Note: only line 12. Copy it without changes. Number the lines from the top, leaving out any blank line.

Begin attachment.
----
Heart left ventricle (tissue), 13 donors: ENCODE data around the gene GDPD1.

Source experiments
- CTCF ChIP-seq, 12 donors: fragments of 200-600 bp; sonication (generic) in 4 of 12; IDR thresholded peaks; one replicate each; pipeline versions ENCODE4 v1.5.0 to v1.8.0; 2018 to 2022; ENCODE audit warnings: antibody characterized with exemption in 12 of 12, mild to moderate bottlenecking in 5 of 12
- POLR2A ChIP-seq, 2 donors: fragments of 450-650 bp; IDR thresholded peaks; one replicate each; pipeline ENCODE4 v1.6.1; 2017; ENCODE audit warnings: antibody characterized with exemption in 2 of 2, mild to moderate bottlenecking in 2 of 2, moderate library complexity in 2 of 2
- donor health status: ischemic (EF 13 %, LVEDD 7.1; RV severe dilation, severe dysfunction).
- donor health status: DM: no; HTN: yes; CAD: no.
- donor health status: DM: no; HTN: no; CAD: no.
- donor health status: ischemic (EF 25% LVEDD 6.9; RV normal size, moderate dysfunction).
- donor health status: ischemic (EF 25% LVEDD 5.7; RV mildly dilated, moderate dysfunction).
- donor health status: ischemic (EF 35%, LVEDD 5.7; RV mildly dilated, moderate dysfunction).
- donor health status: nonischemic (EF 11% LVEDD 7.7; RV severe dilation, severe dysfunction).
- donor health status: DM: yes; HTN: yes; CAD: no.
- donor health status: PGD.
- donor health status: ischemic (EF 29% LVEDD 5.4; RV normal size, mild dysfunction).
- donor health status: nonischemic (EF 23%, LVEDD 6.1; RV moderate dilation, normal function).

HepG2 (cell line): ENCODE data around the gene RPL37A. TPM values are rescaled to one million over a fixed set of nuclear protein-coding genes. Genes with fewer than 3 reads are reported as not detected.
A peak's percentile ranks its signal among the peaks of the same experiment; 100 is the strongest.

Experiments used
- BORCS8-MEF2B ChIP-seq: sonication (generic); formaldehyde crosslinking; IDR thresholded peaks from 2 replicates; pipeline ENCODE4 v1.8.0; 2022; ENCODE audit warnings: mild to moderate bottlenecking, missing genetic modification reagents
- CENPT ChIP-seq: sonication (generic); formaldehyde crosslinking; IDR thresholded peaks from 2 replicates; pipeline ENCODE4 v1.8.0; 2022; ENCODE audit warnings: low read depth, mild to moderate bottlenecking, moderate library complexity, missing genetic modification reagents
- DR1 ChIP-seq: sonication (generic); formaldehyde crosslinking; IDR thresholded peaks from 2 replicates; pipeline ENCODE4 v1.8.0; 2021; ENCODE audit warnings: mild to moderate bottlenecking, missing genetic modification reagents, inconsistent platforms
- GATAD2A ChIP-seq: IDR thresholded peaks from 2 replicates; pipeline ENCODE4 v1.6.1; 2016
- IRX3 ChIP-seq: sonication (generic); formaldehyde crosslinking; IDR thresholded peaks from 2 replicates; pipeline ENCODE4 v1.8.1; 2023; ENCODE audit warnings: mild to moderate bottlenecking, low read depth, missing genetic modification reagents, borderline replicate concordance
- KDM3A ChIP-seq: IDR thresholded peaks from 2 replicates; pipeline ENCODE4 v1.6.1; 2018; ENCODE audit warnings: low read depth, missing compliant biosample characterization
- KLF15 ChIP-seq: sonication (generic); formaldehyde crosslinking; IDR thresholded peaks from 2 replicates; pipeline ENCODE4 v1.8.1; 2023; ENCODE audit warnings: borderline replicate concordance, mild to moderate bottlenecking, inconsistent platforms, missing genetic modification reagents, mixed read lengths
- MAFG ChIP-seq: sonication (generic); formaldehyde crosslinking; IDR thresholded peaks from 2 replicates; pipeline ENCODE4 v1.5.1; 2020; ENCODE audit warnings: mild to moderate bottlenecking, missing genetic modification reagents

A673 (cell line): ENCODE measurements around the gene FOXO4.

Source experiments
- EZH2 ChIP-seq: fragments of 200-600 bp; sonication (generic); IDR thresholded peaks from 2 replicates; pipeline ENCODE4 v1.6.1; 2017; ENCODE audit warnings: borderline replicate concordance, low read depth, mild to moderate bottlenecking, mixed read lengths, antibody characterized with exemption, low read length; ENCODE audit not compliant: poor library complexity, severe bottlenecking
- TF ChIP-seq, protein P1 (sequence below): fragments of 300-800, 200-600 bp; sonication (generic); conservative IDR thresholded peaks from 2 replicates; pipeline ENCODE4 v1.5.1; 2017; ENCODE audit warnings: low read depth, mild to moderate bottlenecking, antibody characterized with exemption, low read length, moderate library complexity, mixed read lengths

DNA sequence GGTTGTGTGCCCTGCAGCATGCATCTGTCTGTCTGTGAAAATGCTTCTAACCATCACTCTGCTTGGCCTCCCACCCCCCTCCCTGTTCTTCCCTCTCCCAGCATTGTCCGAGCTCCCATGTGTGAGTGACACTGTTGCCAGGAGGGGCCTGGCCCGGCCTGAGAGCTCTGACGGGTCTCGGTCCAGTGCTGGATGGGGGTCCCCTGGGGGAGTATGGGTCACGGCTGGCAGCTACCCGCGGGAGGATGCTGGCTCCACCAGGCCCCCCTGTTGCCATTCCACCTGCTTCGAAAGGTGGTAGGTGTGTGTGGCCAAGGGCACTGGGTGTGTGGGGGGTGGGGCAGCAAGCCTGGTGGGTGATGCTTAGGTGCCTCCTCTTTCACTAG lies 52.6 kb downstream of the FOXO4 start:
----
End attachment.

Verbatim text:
- donor health status: DM: yes; HTN: yes; CAD: no.